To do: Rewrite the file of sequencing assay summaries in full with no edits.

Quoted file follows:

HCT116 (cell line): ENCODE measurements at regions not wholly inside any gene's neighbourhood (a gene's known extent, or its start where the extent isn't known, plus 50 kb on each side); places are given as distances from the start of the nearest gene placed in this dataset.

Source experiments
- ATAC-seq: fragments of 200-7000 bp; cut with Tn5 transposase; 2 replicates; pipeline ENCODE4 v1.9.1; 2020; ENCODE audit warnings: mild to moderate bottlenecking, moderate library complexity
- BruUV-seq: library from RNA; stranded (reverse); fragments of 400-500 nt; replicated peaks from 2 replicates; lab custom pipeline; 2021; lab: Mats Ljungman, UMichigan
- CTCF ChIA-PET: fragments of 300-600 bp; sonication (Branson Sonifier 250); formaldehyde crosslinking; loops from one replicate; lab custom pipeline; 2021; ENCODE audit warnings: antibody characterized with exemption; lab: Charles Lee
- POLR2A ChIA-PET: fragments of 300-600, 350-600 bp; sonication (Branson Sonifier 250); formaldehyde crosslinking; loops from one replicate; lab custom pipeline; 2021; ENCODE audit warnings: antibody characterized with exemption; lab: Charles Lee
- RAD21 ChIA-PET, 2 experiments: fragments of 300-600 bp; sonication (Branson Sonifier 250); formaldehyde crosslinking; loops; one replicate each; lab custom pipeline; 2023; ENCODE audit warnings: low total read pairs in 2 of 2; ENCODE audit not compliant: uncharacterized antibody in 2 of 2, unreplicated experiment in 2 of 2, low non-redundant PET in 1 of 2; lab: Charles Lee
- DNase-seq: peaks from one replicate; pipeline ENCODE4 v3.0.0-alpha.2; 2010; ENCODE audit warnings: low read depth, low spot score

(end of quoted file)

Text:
HCT116 (cell line): ENCODE measurements at regions not wholly inside any gene's neighbourhood (a gene's known extent, or its start where the extent isn't known, plus 50 kb on each side); places are given as distances from the start of the nearest gene placed in this dataset.

Source experiments
- ATAC-seq: fragments of 200-7000 bp; cut with Tn5 transposase; 2 replicates; pipeline ENCODE4 v1.9.1; 2020; ENCODE audit warnings: mild to moderate bottlenecking, moderate library complexity
- BruUV-seq: library from RNA; stranded (reverse); fragments of 400-500 nt; replicated peaks from 2 replicates; lab custom pipeline; 2021; lab: Mats Ljungman, UMichigan
- CTCF ChIA-PET: fragments of 300-600 bp; sonication (Branson Sonifier 250); formaldehyde crosslinking; loops from one replicate; lab custom pipeline; 2021; ENCODE audit warnings: antibody characterized with exemption; lab: Charles Lee
- POLR2A ChIA-PET: fragments of 300-600, 350-600 bp; sonication (Branson Sonifier 250); formaldehyde crosslinking; loops from one replicate; lab custom pipeline; 2021; ENCODE audit warnings: antibody characterized with exemption; lab: Charles Lee
- RAD21 ChIA-PET, 2 experiments: fragments of 300-600 bp; sonication (Branson Sonifier 250); formaldehyde crosslinking; loops; one replicate each; lab custom pipeline; 2023; ENCODE audit warnings: low total read pairs in 2 of 2; ENCODE audit not compliant: uncharacterized antibody in 2 of 2, unreplicated experiment in 2 of 2, low non-redundant PET in 1 of 2; lab: Charles Lee
- DNase-seq: peaks from one replicate; pipeline ENCODE4 v3.0.0-alpha.2; 2010; ENCODE audit warnings: low read depth, low spot score